Sunday, May 4, 2014

Pasta casserole and homemade bread

Note: This was last weekend - I never finished the post.  This weekend we did the fundraiser for the school, so I did pretty much zero cooking.  But I did pick blueberries and make freezer jam!

Boy, busy day.  Started at 4:30 when I just woke up for no good reason.  I was about to fall asleep again at 5:50 when the boys woke up.  And, we've been going ever since!

I have big plans this weekend for cooking.  Tonight: pasta/ veggie/ meat casserole with marinara made with a #10 can of diced tomatoes (a #10 can of diced tomatoes is 102 ounces for about $3).  I also made a (somewhat failed) loaf of bread in the bread machine.  I did not put the paddle in right and it baked into the bread.  And the bread is small.  The last two weeks I also made bread from scratch and they didn't rise very well.  Sometimes, it's because my ratio of water to flour is off.  This time, I'm suspecting my 3 year old yeast.  I've been keeping it in the fridge, but at some point, it becomes ineffective.  I think I paid $3 for 2 lb at Costco 3 years ago.  Time to recycle the yeast.

This whole pasta bake thing is a lot of work though. I like to "use up" my CSA veggies. So I had to wash and chop  a huge bag of chard and kale, chop and onion, chop some frozen peppers from last year, puree the diced tomatoes.  Cook the pasta, stir it all together with meatballs from the freezer, then kinda chop the meat with the spoon.  At least I didn't have to shred the cheese - we had some in the freezer already.

There's a big thread on grocery costs this week on our local FB "swap" board.  We seem to have a range of folks who spend $150/week (for 4) to $500/week.  Big difference!  I think the difference comes down to three things, mostly:
1.  If you pay any attention to prices at all, or not
2.  If you buy mostly local/organic/free range.  It's a thing here - easy to do in our climate, but expensive
3.  If you count wine/ toilet paper/ diapers in your budget.

I used to track my grocery spending closely (you can look back in the history to see the year that I alternated months of $320 and $160 through September).  But we were tracking our expenses in Quicken.  We don't have the time to do that anymore (I would break out the grocery from the "personal" items like TP, for example).  We just started using now, and as far as they are concerned, Costco is groceries - so our $40/month diaper bill and our toilet paper, drugs, etc. get counted as groceries.  I'm going to run with it and just add those into our budget I guess.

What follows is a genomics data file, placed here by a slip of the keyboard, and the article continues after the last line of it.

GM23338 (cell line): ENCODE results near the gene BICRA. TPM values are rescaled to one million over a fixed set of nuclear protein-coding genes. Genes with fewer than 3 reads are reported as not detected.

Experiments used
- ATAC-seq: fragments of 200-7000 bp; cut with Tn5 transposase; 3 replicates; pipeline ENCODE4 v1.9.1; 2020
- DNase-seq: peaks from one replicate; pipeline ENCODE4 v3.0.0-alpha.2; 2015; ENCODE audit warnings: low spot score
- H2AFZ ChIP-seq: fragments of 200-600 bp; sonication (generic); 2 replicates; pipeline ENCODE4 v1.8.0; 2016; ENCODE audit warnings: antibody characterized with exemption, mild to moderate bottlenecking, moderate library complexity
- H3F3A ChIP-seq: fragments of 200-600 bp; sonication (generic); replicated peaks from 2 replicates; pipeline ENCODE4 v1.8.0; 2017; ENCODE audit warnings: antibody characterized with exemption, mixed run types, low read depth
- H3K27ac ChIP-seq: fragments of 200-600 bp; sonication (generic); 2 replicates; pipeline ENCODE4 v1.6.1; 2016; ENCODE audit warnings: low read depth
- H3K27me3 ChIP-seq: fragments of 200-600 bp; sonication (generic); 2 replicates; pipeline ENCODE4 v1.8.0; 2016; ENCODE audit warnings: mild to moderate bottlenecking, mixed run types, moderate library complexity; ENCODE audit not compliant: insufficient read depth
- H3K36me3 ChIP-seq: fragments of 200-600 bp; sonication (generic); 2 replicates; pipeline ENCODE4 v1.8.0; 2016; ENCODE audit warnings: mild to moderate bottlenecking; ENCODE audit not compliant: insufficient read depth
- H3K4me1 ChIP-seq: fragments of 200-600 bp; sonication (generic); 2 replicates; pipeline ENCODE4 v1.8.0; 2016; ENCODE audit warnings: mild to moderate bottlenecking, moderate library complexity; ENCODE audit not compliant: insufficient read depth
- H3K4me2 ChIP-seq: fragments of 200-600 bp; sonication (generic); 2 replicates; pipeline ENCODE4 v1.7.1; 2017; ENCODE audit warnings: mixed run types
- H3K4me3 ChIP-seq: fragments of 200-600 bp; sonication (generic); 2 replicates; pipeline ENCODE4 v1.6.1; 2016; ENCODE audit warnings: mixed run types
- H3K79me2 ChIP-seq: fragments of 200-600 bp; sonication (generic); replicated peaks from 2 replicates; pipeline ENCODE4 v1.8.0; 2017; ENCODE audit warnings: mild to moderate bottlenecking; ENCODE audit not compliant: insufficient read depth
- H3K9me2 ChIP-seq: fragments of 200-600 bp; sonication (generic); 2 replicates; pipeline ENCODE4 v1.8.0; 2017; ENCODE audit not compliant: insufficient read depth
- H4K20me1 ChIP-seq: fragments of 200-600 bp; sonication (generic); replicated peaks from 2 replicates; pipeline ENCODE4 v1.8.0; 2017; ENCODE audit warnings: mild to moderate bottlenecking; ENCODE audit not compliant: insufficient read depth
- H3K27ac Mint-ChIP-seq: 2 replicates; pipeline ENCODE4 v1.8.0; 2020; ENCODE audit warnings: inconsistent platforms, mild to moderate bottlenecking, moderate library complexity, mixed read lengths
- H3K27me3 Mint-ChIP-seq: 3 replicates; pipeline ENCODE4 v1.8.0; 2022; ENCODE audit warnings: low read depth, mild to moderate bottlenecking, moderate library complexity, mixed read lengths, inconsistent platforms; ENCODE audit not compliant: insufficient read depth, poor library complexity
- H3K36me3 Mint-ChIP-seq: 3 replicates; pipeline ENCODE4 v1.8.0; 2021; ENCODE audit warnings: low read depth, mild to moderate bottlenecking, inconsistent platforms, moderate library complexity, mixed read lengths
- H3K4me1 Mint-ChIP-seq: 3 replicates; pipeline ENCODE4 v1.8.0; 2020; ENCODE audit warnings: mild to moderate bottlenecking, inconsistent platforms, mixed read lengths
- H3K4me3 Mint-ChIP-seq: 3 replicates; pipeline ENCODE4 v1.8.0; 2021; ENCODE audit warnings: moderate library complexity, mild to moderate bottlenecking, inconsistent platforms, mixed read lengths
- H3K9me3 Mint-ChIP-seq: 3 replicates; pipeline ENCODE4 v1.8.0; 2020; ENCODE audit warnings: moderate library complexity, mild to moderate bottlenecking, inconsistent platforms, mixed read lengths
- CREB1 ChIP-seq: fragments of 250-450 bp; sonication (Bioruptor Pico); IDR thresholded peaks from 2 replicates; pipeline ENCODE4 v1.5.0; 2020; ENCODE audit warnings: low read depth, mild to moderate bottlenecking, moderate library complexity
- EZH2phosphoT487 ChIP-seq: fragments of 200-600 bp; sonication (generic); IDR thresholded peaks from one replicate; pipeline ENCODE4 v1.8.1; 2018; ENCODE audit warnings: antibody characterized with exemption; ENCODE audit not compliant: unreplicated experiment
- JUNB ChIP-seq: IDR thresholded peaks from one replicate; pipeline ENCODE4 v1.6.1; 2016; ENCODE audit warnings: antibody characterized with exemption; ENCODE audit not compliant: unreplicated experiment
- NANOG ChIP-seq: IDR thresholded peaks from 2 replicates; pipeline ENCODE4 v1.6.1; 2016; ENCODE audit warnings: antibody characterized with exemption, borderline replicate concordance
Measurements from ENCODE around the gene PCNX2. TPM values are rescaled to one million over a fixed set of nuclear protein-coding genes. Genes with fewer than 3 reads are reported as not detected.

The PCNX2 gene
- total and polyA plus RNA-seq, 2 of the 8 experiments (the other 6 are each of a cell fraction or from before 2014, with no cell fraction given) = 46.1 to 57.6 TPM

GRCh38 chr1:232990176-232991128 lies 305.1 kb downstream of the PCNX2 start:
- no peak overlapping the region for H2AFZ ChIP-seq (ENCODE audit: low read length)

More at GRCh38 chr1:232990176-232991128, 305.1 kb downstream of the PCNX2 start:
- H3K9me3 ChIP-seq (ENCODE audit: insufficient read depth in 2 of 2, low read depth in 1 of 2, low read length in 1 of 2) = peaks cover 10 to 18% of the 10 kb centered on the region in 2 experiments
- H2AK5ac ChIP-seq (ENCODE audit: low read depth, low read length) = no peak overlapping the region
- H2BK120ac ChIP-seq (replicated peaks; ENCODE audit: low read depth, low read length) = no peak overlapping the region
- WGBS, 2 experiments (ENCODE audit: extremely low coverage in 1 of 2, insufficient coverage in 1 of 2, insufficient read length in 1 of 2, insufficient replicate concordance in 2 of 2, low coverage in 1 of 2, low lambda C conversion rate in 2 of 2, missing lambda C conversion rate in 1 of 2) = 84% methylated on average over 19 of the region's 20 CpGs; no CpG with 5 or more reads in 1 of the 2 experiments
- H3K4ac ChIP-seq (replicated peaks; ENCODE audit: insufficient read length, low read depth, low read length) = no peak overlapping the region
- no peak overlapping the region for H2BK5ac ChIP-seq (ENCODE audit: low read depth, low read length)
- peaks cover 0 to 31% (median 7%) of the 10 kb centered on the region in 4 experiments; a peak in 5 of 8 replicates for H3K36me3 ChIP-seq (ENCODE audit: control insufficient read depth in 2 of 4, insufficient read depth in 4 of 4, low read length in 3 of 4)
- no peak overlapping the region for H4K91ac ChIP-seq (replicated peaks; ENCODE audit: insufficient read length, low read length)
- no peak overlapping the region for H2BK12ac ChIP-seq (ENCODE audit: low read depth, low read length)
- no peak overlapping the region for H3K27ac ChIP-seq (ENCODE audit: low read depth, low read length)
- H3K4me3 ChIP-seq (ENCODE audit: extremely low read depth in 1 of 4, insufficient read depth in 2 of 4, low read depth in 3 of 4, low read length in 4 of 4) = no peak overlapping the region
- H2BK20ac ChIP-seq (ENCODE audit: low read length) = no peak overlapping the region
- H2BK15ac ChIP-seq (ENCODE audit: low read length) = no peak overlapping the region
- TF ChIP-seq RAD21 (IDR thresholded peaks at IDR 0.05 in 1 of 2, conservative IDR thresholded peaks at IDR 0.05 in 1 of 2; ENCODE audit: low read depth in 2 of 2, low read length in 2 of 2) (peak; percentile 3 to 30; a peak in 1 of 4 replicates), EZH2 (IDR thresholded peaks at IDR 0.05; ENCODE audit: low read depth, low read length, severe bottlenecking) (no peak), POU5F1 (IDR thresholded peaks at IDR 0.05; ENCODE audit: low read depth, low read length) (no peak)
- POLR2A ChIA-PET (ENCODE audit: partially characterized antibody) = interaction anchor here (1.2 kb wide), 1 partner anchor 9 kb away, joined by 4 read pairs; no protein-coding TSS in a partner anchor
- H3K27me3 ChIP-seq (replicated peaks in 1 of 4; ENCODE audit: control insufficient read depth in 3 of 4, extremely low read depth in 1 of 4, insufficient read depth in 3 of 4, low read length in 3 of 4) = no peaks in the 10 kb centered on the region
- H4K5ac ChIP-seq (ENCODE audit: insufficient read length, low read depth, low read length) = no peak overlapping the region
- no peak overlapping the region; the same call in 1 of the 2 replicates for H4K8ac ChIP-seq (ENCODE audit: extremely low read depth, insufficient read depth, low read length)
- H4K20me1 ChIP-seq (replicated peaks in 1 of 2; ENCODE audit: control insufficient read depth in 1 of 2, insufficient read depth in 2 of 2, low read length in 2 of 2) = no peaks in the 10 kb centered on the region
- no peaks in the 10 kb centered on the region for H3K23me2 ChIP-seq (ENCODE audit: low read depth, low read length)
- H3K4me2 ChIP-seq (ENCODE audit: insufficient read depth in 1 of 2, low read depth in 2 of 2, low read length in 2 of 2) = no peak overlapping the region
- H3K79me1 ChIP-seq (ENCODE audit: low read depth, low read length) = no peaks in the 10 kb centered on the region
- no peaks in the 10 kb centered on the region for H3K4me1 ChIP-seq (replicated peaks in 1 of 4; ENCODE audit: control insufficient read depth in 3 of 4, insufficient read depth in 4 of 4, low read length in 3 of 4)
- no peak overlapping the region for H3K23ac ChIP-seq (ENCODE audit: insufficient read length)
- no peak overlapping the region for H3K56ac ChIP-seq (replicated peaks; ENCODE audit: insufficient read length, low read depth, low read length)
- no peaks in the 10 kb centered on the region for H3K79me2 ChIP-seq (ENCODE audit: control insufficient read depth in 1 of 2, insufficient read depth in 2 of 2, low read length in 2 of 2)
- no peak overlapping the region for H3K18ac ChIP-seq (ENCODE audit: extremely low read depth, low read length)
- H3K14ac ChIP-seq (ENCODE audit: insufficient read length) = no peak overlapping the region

Here's the breakdown on last night's meal:

Herb bread:
2 cups bread flour (0.60/ lb): 0.41
1.5 cups whole wheat flour (0.60/lb): 0.31
1.25 tsp yeast: 0.05
2 T oil: 0.09
1 tsp salt: 0.01
3T parsley: 0.30
2T caraway seeds: 0.30
2T sunflower seeds: 0.30

Total: $1.77 for one loaf, which tasted good even though the paddle ended up stuck in the bread.  We ate 1/3 the loaf.

Pasta Bake
1 box whole wheat rotini: 1.00
70 ounces of diced tomatoes from a #10 can: 2.02
1/2 can tomato paste: 0.25
3 cloves garlic: 0.15
1 onion: 0.20
1 bell pepper: 0.50
12 ounces frozen meatballs: 1.50
1 bag of chopped kale and chard: 1.00
oregano and basil: 0.40
10 ounces sliced mushrooms: 2.29
4 ounces shredded mozzarella: 1.00
2 ounces parmesan: 0.75.

Total: $11.06 for a VERY heavy 9x13 pan.  This will probably feed us 5 meals.

We also had leftover carrot soup from the freezer, probably $1.00 worth.

Total for last night's dinner:
0.59 (bread) + 0.30 (butter) + 2.21 (pasta) + 1.00 (soup) + 0.50 (crackers) = $4.60

And for tonight:

Roasted potatoes:
2 lb organic potatoes: 1.60
2T oil: 0.09

1 lb black beans: 1.00
1 onion: 0.20
1 cup diced tomatoes: 0.23
hot peppers: 0.25
Total: $1.68 for enough fejoida for three meals.  We ate them as nachos the next two nights.

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